Your Voice, Our Headlines

Download Folkspaper App with no Ads!


A fast-growing newspaper curated by the online community.

Inside Canada's Brutal History of Indigenous Residential Schools

  • tag_facesReaction
  • Tip Bones

Between 1883 and 1996, almost 150,000 Indigenous children were forcibly removed from their parents and placed in Canadian residential schools, where they were subjected to horrendous torture.

For more than a century, Canada has kept a dark, open secret. Across the country, officials forcefully removed approximately 150,000 Indigenous children from their homes and placed them in cruel "residential schools."

From 1883 through 1996, these institutions prohibited pupils from speaking their native languages or practising their cultural beliefs. Regularly, many of these students were subjected to systemic abuse. Worse, several students unexpectedly vanished from the school grounds.

Thousands of children — estimates range from 10,000 to 50,000 — simply did not return home. Thousands more died at the schools, despite the fact that some fled. Indigenous leaders are seeking answers today, as their corpses are being found from school grounds around the country.

Those solutions continue to elude us. They also signify the terrible end of a 100-year-old storey that is finally being told.

The Creation Of Residential Schools In Canada

Indigenous people had been living in Canada for thousands of years by the time European settlers began arriving in large numbers in the 16th century. Initially, settlers and indigenous peoples attempted to cohabit amicably. In 1701, they decided to divide the land like "two spoons in a plate."

But the calm did not endure. By the nineteenth century, Europeans in Canada had began to demand greater access to territory that belonged to Indigenous peoples. And many of these settlers shared the British Empire's notion that it was their responsibility to "civilise" Indigenous people.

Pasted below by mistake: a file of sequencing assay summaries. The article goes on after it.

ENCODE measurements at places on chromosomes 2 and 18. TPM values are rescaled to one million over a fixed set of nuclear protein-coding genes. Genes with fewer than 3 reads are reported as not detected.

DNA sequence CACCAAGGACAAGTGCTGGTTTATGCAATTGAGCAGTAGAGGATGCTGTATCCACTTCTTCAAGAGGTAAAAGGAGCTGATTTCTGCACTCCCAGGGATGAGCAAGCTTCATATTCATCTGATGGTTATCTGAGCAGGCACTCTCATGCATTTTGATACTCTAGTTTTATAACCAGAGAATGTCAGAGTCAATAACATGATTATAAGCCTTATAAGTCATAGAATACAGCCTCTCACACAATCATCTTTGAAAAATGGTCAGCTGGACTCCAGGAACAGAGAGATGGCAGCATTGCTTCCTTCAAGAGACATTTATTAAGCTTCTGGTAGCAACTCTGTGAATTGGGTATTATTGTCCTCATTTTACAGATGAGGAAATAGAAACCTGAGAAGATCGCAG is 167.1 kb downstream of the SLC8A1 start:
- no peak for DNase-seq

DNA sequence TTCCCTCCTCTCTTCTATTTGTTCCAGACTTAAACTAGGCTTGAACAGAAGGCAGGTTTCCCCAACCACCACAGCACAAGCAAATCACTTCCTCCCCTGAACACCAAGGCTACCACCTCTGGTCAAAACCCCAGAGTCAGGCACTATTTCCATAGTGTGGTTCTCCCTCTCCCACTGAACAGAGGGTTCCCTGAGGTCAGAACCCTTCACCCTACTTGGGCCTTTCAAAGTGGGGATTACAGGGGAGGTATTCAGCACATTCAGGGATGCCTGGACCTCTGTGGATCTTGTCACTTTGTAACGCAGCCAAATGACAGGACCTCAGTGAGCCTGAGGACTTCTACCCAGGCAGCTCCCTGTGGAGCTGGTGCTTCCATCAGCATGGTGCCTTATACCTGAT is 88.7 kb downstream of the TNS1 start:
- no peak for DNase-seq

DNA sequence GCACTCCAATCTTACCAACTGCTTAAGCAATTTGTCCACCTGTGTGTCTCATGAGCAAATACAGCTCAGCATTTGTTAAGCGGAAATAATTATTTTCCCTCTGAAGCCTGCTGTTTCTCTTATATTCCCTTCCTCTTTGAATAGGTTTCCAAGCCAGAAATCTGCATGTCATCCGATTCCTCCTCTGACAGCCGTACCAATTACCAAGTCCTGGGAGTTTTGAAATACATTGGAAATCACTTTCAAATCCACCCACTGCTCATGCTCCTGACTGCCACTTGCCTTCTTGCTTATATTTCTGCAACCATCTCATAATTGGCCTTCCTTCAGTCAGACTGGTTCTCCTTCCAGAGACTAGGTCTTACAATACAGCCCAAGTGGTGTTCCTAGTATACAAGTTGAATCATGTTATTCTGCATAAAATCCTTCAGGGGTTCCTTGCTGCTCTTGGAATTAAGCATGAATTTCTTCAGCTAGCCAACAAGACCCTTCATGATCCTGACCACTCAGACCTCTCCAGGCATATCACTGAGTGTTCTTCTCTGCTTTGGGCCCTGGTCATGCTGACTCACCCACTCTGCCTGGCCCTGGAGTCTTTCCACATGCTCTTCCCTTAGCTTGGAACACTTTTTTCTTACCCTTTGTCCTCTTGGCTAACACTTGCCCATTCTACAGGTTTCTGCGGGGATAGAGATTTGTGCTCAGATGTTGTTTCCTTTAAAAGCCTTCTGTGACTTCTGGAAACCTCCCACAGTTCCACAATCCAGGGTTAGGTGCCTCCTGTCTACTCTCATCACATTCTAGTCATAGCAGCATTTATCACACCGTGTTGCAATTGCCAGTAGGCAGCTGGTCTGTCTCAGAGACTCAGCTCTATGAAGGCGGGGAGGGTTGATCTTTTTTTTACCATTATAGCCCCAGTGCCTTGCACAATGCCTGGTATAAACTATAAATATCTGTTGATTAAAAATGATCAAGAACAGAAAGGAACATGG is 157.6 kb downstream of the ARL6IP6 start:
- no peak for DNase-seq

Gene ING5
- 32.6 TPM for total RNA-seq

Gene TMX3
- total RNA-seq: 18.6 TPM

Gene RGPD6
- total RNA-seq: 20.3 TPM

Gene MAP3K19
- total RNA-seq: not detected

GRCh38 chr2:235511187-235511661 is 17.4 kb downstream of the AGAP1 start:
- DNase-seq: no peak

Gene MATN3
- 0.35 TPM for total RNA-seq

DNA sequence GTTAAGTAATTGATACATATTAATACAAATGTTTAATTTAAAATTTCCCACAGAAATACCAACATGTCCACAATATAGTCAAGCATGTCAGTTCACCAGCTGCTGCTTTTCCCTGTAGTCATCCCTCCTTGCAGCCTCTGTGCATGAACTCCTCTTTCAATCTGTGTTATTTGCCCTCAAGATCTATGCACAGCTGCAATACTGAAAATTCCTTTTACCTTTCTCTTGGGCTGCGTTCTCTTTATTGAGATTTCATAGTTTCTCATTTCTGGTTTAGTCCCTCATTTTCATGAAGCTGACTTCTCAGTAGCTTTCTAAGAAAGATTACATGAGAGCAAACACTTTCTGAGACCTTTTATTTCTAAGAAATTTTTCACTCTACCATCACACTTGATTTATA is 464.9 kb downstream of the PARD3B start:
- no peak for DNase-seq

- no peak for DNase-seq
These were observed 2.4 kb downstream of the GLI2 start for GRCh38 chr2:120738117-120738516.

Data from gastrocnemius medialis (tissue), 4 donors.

The Gradual Civilization Act of 1857 required Indigenous men to study English and French. The Act also required them to abandon their traditional names in favour of government-approved names.

By 1883, Canada had decided to take it a step further. Early on, the government decided to use schools to assimilate Indigenous children.

Indigenous children must be separated from their parents for these Indian Residential Schools to be effective, asserted Sir John A. Macdonald, Canada's first prime minister.

"When the school is on the reserve, the child lives with its primitive parents," Macdonald remarked in 1883, "and though he may learn to read and write, his habits, training, and manner of thought are Indian."

Indigenous children, Macdonald insisted, must be removed "from family influence." He advocated for them to spend their childhoods in schools "where they will learn the habits and patterns of thought of White men."

Within a few years, about 150 schools managed by the Catholic, Anglican, United, and Presbyterian churches opened across Canada in collaboration with the federal government. But they wanted to do more than just teach the children. The goal of Indian Residential Schools in Canada was to completely remove children's Indigenous knowledge and identity.